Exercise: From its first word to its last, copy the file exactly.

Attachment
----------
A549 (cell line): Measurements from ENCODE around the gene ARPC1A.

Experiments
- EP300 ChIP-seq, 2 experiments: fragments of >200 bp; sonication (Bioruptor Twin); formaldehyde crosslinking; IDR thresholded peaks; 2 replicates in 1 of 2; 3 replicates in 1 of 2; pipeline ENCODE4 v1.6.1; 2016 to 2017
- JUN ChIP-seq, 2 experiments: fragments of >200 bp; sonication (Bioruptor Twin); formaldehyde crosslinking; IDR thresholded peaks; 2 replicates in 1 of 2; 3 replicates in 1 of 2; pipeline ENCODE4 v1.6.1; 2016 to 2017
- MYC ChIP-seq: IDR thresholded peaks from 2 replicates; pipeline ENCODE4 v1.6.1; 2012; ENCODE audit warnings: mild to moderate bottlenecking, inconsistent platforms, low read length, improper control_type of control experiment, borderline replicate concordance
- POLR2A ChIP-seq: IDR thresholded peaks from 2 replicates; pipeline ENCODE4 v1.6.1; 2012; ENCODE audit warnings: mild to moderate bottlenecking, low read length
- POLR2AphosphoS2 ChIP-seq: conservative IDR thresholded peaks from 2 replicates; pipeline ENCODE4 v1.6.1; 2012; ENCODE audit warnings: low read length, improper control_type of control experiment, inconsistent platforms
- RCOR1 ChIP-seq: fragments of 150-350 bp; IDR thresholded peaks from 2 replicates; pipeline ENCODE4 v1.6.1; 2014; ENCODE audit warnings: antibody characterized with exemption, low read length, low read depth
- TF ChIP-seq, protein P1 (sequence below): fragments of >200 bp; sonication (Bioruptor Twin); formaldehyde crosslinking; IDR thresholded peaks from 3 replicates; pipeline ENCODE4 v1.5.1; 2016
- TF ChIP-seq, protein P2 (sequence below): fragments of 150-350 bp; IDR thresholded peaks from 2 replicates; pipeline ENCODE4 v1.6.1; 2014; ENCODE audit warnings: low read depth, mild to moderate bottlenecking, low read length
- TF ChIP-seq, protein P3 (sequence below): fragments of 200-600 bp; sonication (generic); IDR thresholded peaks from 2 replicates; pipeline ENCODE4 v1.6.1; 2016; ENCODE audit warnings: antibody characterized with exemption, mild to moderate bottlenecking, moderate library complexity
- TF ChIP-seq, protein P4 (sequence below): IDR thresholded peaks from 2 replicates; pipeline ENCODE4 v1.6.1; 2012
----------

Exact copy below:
A549 (cell line): Measurements from ENCODE around the gene ARPC1A.

Experiments
- EP300 ChIP-seq, 2 experiments: fragments of >200 bp; sonication (Bioruptor Twin); formaldehyde crosslinking; IDR thresholded peaks; 2 replicates in 1 of 2; 3 replicates in 1 of 2; pipeline ENCODE4 v1.6.1; 2016 to 2017
- JUN ChIP-seq, 2 experiments: fragments of >200 bp; sonication (Bioruptor Twin); formaldehyde crosslinking; IDR thresholded peaks; 2 replicates in 1 of 2; 3 replicates in 1 of 2; pipeline ENCODE4 v1.6.1; 2016 to 2017
- MYC ChIP-seq: IDR thresholded peaks from 2 replicates; pipeline ENCODE4 v1.6.1; 2012; ENCODE audit warnings: mild to moderate bottlenecking, inconsistent platforms, low read length, improper control_type of control experiment, borderline replicate concordance
- POLR2A ChIP-seq: IDR thresholded peaks from 2 replicates; pipeline ENCODE4 v1.6.1; 2012; ENCODE audit warnings: mild to moderate bottlenecking, low read length
- POLR2AphosphoS2 ChIP-seq: conservative IDR thresholded peaks from 2 replicates; pipeline ENCODE4 v1.6.1; 2012; ENCODE audit warnings: low read length, improper control_type of control experiment, inconsistent platforms
- RCOR1 ChIP-seq: fragments of 150-350 bp; IDR thresholded peaks from 2 replicates; pipeline ENCODE4 v1.6.1; 2014; ENCODE audit warnings: antibody characterized with exemption, low read length, low read depth
- TF ChIP-seq, protein P1 (sequence below): fragments of >200 bp; sonication (Bioruptor Twin); formaldehyde crosslinking; IDR thresholded peaks from 3 replicates; pipeline ENCODE4 v1.5.1; 2016
- TF ChIP-seq, protein P2 (sequence below): fragments of 150-350 bp; IDR thresholded peaks from 2 replicates; pipeline ENCODE4 v1.6.1; 2014; ENCODE audit warnings: low read depth, mild to moderate bottlenecking, low read length
- TF ChIP-seq, protein P3 (sequence below): fragments of 200-600 bp; sonication (generic); IDR thresholded peaks from 2 replicates; pipeline ENCODE4 v1.6.1; 2016; ENCODE audit warnings: antibody characterized with exemption, mild to moderate bottlenecking, moderate library complexity
- TF ChIP-seq, protein P4 (sequence below): IDR thresholded peaks from 2 replicates; pipeline ENCODE4 v1.6.1; 2012